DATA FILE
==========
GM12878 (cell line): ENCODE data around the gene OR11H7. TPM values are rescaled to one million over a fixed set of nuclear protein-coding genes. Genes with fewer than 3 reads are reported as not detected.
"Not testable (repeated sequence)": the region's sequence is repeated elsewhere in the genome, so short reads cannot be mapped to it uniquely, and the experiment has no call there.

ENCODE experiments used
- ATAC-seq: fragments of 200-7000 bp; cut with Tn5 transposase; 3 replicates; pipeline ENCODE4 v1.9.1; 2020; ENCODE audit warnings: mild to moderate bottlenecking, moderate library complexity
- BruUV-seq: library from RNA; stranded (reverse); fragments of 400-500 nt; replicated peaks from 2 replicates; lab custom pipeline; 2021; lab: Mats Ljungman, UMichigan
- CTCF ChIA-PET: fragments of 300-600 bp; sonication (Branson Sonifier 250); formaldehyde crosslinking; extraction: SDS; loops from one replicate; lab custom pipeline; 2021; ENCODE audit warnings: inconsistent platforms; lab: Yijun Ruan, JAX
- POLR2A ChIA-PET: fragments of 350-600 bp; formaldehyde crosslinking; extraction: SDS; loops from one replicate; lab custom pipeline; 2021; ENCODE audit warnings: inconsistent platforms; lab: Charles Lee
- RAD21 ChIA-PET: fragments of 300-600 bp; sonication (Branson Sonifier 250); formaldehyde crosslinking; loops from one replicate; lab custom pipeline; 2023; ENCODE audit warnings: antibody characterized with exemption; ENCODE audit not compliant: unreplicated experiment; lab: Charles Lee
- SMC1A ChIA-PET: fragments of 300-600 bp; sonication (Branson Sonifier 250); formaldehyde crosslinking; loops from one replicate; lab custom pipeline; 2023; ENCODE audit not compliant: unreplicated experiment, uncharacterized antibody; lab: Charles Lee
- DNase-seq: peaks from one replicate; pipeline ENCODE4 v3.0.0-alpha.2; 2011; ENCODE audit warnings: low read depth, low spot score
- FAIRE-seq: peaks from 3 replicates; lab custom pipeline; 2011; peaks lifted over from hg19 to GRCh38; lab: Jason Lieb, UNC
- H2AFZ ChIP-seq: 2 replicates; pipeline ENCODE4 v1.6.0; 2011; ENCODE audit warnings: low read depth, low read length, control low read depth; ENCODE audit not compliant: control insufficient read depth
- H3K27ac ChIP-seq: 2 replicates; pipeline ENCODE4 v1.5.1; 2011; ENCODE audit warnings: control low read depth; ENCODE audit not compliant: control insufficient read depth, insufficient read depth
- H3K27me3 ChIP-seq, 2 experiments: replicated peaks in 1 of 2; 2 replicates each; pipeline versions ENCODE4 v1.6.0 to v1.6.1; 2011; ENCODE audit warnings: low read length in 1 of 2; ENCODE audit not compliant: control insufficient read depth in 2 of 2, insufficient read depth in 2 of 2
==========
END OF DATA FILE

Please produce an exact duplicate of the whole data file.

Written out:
GM12878 (cell line): ENCODE data around the gene OR11H7. TPM values are rescaled to one million over a fixed set of nuclear protein-coding genes. Genes with fewer than 3 reads are reported as not detected.
"Not testable (repeated sequence)": the region's sequence is repeated elsewhere in the genome, so short reads cannot be mapped to it uniquely, and the experiment has no call there.

ENCODE experiments used
- ATAC-seq: fragments of 200-7000 bp; cut with Tn5 transposase; 3 replicates; pipeline ENCODE4 v1.9.1; 2020; ENCODE audit warnings: mild to moderate bottlenecking, moderate library complexity
- BruUV-seq: library from RNA; stranded (reverse); fragments of 400-500 nt; replicated peaks from 2 replicates; lab custom pipeline; 2021; lab: Mats Ljungman, UMichigan
- CTCF ChIA-PET: fragments of 300-600 bp; sonication (Branson Sonifier 250); formaldehyde crosslinking; extraction: SDS; loops from one replicate; lab custom pipeline; 2021; ENCODE audit warnings: inconsistent platforms; lab: Yijun Ruan, JAX
- POLR2A ChIA-PET: fragments of 350-600 bp; formaldehyde crosslinking; extraction: SDS; loops from one replicate; lab custom pipeline; 2021; ENCODE audit warnings: inconsistent platforms; lab: Charles Lee
- RAD21 ChIA-PET: fragments of 300-600 bp; sonication (Branson Sonifier 250); formaldehyde crosslinking; loops from one replicate; lab custom pipeline; 2023; ENCODE audit warnings: antibody characterized with exemption; ENCODE audit not compliant: unreplicated experiment; lab: Charles Lee
- SMC1A ChIA-PET: fragments of 300-600 bp; sonication (Branson Sonifier 250); formaldehyde crosslinking; loops from one replicate; lab custom pipeline; 2023; ENCODE audit not compliant: unreplicated experiment, uncharacterized antibody; lab: Charles Lee
- DNase-seq: peaks from one replicate; pipeline ENCODE4 v3.0.0-alpha.2; 2011; ENCODE audit warnings: low read depth, low spot score
- FAIRE-seq: peaks from 3 replicates; lab custom pipeline; 2011; peaks lifted over from hg19 to GRCh38; lab: Jason Lieb, UNC
- H2AFZ ChIP-seq: 2 replicates; pipeline ENCODE4 v1.6.0; 2011; ENCODE audit warnings: low read depth, low read length, control low read depth; ENCODE audit not compliant: control insufficient read depth
- H3K27ac ChIP-seq: 2 replicates; pipeline ENCODE4 v1.5.1; 2011; ENCODE audit warnings: control low read depth; ENCODE audit not compliant: control insufficient read depth, insufficient read depth
- H3K27me3 ChIP-seq, 2 experiments: replicated peaks in 1 of 2; 2 replicates each; pipeline versions ENCODE4 v1.6.0 to v1.6.1; 2011; ENCODE audit warnings: low read length in 1 of 2; ENCODE audit not compliant: control insufficient read depth in 2 of 2, insufficient read depth in 2 of 2